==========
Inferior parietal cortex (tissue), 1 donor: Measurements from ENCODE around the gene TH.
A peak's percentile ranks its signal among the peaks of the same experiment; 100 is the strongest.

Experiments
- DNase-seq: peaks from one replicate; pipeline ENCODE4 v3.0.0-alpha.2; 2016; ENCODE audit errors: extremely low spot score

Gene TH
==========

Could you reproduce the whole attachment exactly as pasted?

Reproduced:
Inferior parietal cortex (tissue), 1 donor: Measurements from ENCODE around the gene TH.
A peak's percentile ranks its signal among the peaks of the same experiment; 100 is the strongest.

Experiments
- DNase-seq: peaks from one replicate; pipeline ENCODE4 v3.0.0-alpha.2; 2016; ENCODE audit errors: extremely low spot score

Gene TH